Friday, April 15, 2011


Back in ’06 I was spiraling back over to the non traditional side of my attempt s to understand what’s going on inside my head. One of the books I bought was by a self described Wildwood Mystic with Wiccan overtones named Rae Beth. There may be a touch of the shaman in her beliefs, also. She appealed to me because I am a hermit at heart and she has a lot of sympathy for those who work best as solitaries.

Most shamen and wildwood mystics work with familiar spirits who may take the forms of birds, animals or people. Rae Beth wrote of one of her familiars, an old cunning man who lived in Britain over a thousand years ago. He spoke to her of what he called prayers, what we might call mantras. That some prayers are meant to be shared and some are meant to be kept private. That to know a place we must know all the prayers of all that is around us. The dreams of sparrows and gulls, of deer and bears, grass and cattails, of every headland, trickle and glen.

What does water dream of and pray for? Does the water in a tiny brook remember when it was part of a mighty ocean? Does it remember being a snowflake, a glacier, or a tiny drop of rain? Does it remember another tiny rivulet? Flowing from rivulet, to stream, to overflowing river and finally to the sea. Of being caught up by the warmth of the sun only to become a raindrop again. Of the endless fall to earth and another stream.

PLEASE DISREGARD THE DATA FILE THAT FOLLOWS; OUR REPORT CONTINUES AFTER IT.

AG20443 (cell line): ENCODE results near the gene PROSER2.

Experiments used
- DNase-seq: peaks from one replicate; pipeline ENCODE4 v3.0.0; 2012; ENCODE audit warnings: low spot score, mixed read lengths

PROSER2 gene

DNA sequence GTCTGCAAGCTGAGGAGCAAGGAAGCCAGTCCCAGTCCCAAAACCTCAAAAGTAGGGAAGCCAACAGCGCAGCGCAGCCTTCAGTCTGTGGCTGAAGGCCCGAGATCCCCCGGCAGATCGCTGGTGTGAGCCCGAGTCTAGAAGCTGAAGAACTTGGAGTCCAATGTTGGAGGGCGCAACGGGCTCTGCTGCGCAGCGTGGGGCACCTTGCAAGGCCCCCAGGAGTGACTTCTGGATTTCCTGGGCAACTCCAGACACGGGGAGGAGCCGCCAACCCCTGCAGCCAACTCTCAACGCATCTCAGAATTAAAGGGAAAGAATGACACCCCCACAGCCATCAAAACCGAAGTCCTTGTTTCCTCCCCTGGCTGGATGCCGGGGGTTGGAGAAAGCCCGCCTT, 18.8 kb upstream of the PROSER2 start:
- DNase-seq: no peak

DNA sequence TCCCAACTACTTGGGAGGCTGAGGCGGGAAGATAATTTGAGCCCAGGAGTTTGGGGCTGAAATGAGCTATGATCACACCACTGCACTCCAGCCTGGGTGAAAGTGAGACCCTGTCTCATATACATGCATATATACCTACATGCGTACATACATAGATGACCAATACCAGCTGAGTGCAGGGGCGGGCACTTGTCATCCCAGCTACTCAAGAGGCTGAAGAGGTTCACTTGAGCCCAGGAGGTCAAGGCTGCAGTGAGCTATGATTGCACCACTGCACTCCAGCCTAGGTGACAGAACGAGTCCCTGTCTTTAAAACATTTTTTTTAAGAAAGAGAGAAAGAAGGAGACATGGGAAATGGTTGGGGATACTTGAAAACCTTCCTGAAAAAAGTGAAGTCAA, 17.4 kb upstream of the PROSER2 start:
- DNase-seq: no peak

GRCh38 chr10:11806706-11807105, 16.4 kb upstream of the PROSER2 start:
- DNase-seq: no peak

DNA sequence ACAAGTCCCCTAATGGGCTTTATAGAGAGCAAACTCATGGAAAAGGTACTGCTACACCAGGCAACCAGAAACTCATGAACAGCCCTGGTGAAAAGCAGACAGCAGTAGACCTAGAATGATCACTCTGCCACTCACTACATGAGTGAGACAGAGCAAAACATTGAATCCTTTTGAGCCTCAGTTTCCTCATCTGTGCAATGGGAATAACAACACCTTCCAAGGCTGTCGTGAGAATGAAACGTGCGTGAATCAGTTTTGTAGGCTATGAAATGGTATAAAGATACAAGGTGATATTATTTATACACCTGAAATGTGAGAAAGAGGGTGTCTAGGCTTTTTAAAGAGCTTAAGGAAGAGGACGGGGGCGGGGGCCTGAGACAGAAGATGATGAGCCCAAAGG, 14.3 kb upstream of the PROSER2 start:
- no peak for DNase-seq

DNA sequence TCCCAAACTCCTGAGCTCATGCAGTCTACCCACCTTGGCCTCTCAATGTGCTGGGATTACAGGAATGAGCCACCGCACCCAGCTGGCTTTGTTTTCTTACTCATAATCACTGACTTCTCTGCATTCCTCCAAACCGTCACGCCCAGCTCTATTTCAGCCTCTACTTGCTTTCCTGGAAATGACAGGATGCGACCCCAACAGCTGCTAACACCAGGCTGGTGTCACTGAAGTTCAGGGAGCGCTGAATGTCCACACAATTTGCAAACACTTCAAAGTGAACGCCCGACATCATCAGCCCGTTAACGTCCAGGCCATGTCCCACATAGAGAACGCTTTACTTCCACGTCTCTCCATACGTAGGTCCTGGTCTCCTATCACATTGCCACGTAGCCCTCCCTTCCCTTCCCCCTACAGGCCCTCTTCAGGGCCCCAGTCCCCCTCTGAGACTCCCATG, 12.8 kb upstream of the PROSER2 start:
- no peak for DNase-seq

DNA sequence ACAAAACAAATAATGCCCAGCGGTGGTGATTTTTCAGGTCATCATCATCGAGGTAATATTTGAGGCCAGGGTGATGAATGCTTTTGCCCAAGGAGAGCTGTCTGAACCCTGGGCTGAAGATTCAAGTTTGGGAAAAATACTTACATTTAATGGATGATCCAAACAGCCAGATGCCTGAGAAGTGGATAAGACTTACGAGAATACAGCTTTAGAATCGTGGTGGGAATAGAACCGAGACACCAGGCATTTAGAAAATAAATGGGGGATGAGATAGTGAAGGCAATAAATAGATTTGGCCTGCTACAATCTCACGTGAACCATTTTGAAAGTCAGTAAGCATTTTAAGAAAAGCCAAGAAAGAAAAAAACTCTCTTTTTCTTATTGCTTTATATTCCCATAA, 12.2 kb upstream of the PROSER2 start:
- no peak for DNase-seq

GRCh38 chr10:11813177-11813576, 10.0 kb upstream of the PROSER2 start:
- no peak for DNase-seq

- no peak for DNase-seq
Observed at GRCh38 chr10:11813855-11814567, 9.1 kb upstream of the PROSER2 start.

What does a stone remember? Does it remember when its atoms were part of the primal lava flows? Does it remember further back when the atoms were formed in the death throes of a super nova? Do the atoms remember their lives in a cliff face being ground down by relentless breakers? Does it remember the endless pressure as the sandstone became rock to be thrust again into daylight or carried down into the heart of the earth to become molten lava once more?

Trying to imagine the dreams of a gull or a coyote is difficult enough for a human. But, we normally see water or grass or stone as inanimate, unaware. Trying to imagine their dreams or prayers; that is a mystery.


Lisa :-] said...

I think that what we think of as "prayers" are defined by our fondness for human language. Would the prayer of a rock or a tree have words?

JACKIE said...

I'm not sure it comes in words. I'm re reading that section and he speaks of "plucking" prayers from the natural world around him. This could be part of Cowan's shared souls. Or part of the ideas behind the poems he uses from Amergin and Taliesen. We'd know the prayers a tree would make because we WERE a tree once upon a time. Mind bending when you aren't used to thinking in those terms.

marigolds2 said...

We count way too much on words, on language. The prayers of all the natural world are constantly in the wind around us, the water, the leaf shadows, the bird calls, I hear prayers of pain and suffering in the woods and the mountains every time I head out into them. I pray with the plants in my yard, I rejoice with them when I water them in this horrible drought, and see them drinking in the moisture. Another post to keep me thinking (and praying) for quite some time, Jackie.